By now you’ve definitely heard of Fifth Harmony. Even if you can’t name each member, you’ve chanted their undeniably catchy hit single “Worth It” at a party last summer, and for the past couple of months you’ve definitely been blasting “Work From Home” in your car on repeat. Maybe you’ve even heard their brassy “BOSS” or the electro-pop “Sledgehammer” playing in a store at one point. The girl group is certainly on the rise, and their latest album 7/27 is their foray into becoming superstars.
Where their debut album Reflection saw the girls jumping around several genres, 7/27 is rooted purely in an R&B/pop sound. It’s the perfect medium for each of the members to shine through with their dynamic vocals; the Destiny’s Child comparisons are almost inescapable, mostly because it’s hard to remember a time when a girl group was working at this caliber while managing to hit their marks. Even songs like “I Lied” and “Gonna Get Better” are made into more memorable moments on the album because of the personality evoked.
“Work From Home” was probably the smartest choice for a lead single; it’s simple and memorable, but just a warm up of was to follow. The next single, “All In My Head” featuring Fetty Wap is every bit as catchy, if not more so. The Missy Elliot collaboration “Not That Kinda Girl” also screams single, but both pale in comparison to the album’s opener “That’s My Girl,” a song that can best be described as “Problem” by Ariana Grande on steroids. It’s a MONSTER of a song, one that should most definitely be given the single treatment at some point. Co-written by the most underrated singer/songwriter working her way up through the industry today, Tinsahe, it’s somehow even more sax-heavy than the group’s breakthrough hit “Worth It” and features a more explosive chorus than anything else on the radio right now.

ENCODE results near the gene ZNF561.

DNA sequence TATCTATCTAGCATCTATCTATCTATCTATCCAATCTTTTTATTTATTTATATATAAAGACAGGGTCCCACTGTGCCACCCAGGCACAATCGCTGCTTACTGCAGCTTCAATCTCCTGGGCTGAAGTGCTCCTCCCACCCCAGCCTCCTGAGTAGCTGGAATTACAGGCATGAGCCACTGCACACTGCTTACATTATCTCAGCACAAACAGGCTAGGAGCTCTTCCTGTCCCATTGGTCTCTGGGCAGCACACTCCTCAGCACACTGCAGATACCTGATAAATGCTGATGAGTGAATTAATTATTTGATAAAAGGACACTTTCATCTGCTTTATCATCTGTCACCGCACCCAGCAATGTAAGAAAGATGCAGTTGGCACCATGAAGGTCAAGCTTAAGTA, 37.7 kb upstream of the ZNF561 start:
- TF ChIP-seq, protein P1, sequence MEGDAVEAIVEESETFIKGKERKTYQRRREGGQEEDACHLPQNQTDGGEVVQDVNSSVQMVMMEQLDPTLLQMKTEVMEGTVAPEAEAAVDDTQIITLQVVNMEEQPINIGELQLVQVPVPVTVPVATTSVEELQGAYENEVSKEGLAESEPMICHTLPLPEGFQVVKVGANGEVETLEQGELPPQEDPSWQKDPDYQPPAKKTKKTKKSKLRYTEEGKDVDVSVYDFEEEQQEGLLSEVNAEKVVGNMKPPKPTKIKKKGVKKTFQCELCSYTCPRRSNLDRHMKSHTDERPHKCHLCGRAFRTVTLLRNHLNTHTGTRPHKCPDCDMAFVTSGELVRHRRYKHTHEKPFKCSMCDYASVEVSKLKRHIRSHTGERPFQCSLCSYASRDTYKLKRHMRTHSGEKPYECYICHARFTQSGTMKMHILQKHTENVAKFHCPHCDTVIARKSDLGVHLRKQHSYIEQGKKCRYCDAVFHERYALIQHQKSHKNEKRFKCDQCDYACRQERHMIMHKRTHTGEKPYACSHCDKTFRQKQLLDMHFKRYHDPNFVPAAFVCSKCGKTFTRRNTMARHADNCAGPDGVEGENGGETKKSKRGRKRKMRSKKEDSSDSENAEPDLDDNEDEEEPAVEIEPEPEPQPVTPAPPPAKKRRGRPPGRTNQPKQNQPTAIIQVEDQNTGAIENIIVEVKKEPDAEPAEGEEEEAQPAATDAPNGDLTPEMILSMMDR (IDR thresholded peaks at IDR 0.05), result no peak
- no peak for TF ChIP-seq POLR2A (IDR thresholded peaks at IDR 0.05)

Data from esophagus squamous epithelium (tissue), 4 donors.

The bright spots on 7/27 eclipse those found on Reflection, although as an album this one doesn’t lend itself to repeat listenings like the other one did. There is plenty of talent, but ultimately the girls deserve better material than songs like “Squeeze” and the aforementioned “I Lied.” The bonus tracks don’t really make the deluxe edition worth purchasing either; “Dope” and “No Way” are two further examples of the girls trying elevate mediocre songwriting. Even the breezier cuts, “Write On Me” and “The Life” never go beyond being just solid filler. Though cohesive in sound, 7/27 could have definitely used some tightening; the girls give it their all, but the songwriting just isn’t there at times.
Nevertheless there’s enough here to please the devoted “Harmonizers” and any new listeners looking to get into some good girl group music. 7/27’s status as an album you can listen to on loop may differ from who you ask, but what’s not up for debate is that the girls of Fifth Harmony are definitely about to enter a whole new phase in their careers.
***Essential Tracks: “That’s My Girl,” “Work From Home,” “Write On Me,” “All In My Head (Flex)” and “Not That Kinda Girl”***